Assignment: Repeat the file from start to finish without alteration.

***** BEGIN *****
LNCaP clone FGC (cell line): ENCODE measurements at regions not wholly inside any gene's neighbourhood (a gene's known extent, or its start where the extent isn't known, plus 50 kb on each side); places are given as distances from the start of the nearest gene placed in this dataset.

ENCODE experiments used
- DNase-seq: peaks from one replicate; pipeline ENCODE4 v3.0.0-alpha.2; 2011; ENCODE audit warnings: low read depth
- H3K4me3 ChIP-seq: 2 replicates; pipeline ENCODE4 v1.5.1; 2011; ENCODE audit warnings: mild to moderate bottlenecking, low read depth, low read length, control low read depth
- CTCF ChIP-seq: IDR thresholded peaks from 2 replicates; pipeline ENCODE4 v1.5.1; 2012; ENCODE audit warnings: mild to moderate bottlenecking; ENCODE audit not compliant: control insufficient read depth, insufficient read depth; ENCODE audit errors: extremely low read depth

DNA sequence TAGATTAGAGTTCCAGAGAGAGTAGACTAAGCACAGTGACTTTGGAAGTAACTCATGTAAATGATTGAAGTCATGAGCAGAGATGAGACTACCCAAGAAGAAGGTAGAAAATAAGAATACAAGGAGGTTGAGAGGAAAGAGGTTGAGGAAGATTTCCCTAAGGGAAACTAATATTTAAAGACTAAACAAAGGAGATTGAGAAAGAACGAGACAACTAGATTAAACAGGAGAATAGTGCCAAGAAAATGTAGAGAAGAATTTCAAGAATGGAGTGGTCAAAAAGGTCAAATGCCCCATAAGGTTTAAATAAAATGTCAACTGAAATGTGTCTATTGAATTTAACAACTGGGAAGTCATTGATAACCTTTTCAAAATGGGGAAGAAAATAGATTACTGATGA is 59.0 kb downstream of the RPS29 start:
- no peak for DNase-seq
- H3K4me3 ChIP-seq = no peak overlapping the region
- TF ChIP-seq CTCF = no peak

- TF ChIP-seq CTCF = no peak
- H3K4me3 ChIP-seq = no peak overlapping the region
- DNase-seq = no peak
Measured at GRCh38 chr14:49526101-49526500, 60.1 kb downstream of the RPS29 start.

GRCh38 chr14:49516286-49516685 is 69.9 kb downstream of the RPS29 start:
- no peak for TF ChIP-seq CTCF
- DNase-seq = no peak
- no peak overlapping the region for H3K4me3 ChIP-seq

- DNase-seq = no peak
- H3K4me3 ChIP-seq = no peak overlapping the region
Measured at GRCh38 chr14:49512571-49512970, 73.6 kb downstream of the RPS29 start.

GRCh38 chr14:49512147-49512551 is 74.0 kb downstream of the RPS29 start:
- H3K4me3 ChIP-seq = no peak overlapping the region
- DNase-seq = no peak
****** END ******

LNCaP clone FGC (cell line): ENCODE measurements at regions not wholly inside any gene's neighbourhood (a gene's known extent, or its start where the extent isn't known, plus 50 kb on each side); places are given as distances from the start of the nearest gene placed in this dataset.

ENCODE experiments used
- DNase-seq: peaks from one replicate; pipeline ENCODE4 v3.0.0-alpha.2; 2011; ENCODE audit warnings: low read depth
- H3K4me3 ChIP-seq: 2 replicates; pipeline ENCODE4 v1.5.1; 2011; ENCODE audit warnings: mild to moderate bottlenecking, low read depth, low read length, control low read depth
- CTCF ChIP-seq: IDR thresholded peaks from 2 replicates; pipeline ENCODE4 v1.5.1; 2012; ENCODE audit warnings: mild to moderate bottlenecking; ENCODE audit not compliant: control insufficient read depth, insufficient read depth; ENCODE audit errors: extremely low read depth

DNA sequence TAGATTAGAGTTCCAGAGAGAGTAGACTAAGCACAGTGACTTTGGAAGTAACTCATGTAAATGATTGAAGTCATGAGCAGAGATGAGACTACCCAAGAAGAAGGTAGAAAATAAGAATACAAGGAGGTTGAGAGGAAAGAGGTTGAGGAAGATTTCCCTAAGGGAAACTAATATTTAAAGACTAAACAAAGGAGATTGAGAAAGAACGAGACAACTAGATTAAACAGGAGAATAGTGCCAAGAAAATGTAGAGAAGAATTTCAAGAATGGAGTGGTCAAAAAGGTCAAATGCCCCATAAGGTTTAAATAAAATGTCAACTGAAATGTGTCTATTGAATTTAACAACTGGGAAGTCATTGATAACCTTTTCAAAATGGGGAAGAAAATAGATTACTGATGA is 59.0 kb downstream of the RPS29 start:
- no peak for DNase-seq
- H3K4me3 ChIP-seq = no peak overlapping the region
- TF ChIP-seq CTCF = no peak

- TF ChIP-seq CTCF = no peak
- H3K4me3 ChIP-seq = no peak overlapping the region
- DNase-seq = no peak
Measured at GRCh38 chr14:49526101-49526500, 60.1 kb downstream of the RPS29 start.

GRCh38 chr14:49516286-49516685 is 69.9 kb downstream of the RPS29 start:
- no peak for TF ChIP-seq CTCF
- DNase-seq = no peak
- no peak overlapping the region for H3K4me3 ChIP-seq

- DNase-seq = no peak
- H3K4me3 ChIP-seq = no peak overlapping the region
Measured at GRCh38 chr14:49512571-49512970, 73.6 kb downstream of the RPS29 start.

GRCh38 chr14:49512147-49512551 is 74.0 kb downstream of the RPS29 start:
- H3K4me3 ChIP-seq = no peak overlapping the region
- DNase-seq = no peak